One night while shopping for board game expansions for a board game (Scythe), I noticed within a list an incredibly expensive component: painted miniatures for the game. At about $200 CAD, the hand-painted miniatures were three times more expensive than the game itself (which includes unpainted miniatures).
Balking at the price, but drawn in with the pleasing aesthetics, I started digging about undertaking a small painting project. Could it be done for cheaper while acquiring a new skill? Surely it can’t be that difficult. Oops.
While doing research, the options and depth was a lot deeper than anticipated. It’s quite a process, but the price tag on those miniatures started to make sense, even sound like a bargain.
I decided I’d use a guinea-pig approach on a game with fewer pieces and details on the minis: RobboRally. I purchased my equipment and here are the results.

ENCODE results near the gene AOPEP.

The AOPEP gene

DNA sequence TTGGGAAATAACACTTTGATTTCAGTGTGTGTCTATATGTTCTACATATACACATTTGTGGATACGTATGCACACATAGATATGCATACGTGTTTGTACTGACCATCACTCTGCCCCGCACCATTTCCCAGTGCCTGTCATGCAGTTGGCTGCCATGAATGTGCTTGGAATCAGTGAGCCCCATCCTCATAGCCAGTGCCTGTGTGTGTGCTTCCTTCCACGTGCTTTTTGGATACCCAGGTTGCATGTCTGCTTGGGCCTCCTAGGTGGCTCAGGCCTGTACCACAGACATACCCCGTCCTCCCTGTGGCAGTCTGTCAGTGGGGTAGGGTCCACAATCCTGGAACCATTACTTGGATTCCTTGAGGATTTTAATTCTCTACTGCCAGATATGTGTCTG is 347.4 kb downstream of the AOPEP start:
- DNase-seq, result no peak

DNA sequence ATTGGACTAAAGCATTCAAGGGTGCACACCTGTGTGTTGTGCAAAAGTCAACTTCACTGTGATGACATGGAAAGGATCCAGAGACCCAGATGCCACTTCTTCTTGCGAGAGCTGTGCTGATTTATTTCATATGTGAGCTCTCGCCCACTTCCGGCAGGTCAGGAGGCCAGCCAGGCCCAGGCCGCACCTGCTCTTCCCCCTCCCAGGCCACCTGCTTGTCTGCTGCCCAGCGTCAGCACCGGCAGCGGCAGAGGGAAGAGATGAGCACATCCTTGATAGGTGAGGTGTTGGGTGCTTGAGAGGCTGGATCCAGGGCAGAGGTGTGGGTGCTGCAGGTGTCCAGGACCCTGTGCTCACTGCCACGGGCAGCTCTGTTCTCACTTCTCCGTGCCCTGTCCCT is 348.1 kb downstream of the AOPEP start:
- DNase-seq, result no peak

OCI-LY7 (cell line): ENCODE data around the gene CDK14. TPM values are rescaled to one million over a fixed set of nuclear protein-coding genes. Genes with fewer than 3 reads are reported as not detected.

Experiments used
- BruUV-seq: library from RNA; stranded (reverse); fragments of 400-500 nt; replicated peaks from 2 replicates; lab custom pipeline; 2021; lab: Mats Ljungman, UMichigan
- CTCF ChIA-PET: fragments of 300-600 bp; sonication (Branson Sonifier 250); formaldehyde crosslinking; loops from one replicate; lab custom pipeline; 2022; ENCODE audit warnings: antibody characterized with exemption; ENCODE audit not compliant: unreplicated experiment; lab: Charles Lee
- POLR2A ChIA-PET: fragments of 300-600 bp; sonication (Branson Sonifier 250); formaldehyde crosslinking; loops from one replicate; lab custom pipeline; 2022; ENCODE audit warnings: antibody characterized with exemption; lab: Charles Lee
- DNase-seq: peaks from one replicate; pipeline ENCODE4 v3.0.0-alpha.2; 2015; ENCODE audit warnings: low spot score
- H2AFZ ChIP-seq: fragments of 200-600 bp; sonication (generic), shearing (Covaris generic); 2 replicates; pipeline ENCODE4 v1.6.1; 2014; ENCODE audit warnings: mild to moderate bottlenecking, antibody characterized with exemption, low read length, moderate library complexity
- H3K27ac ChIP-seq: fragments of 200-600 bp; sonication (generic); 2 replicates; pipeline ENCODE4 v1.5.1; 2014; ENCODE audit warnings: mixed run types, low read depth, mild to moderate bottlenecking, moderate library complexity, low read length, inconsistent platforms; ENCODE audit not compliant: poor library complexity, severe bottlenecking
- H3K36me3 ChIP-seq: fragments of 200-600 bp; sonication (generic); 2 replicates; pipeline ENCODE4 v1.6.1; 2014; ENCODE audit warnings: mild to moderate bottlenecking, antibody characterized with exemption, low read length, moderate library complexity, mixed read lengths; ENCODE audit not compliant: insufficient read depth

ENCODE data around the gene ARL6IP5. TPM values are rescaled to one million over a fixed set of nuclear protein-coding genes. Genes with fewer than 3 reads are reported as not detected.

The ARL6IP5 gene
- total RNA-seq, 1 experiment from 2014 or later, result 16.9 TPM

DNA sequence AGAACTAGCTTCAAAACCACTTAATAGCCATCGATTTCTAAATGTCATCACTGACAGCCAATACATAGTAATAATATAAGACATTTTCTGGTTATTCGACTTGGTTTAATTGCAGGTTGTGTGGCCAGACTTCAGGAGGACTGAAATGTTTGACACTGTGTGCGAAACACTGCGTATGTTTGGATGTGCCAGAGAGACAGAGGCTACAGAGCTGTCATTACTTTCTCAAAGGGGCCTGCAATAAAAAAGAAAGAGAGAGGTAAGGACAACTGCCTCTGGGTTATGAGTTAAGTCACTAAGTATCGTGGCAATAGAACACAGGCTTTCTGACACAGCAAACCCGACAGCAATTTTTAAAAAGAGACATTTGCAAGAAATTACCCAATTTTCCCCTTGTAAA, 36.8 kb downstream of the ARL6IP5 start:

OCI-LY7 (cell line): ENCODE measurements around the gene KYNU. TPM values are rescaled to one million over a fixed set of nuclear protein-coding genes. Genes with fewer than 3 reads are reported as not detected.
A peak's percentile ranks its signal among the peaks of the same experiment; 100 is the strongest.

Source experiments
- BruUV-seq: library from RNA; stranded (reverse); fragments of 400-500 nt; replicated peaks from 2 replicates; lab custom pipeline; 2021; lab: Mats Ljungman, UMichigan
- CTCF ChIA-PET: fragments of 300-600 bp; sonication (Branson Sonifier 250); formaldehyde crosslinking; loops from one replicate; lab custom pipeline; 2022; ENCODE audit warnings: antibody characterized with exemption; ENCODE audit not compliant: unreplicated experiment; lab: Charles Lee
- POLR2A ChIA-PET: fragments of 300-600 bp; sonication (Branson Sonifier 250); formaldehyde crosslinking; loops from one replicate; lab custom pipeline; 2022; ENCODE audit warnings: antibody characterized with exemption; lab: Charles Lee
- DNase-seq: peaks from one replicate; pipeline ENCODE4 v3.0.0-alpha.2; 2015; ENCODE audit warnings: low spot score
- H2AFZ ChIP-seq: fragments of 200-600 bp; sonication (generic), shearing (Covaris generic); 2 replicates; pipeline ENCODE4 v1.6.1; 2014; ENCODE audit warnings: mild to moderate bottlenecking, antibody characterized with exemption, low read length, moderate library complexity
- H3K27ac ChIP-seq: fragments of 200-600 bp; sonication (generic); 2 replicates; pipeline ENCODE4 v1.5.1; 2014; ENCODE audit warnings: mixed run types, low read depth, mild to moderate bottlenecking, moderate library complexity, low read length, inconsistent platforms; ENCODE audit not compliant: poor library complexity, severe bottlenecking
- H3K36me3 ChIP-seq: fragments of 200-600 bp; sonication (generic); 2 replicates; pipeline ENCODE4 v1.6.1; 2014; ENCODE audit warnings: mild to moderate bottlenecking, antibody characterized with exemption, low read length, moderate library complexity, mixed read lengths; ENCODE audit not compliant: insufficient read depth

I went with an introduction game colour palette, matte black primer, and black wash to get a darker/gritty feel for Scythe. This transformed the slightly comedic RobboRally robot crew to a hue slightly geared towards despotism.
Overall, I was happy with the results. I had the chance to practise everything I needed for Scythe. Notably, I learned how to layer coats to create battle-worn scratches and rust, blending/brushing (challenging), using a file to smooth plastic-cast edges, and varnishing.
Oh, I also attended to an Introduction to painting miniatures workshop at our local board game café. I painted a relatively huge owlbear.
One of the guides I found useful: how-to-paint-miniatures.com/miniature_painting_necessary_equipment.html#acrylic-paint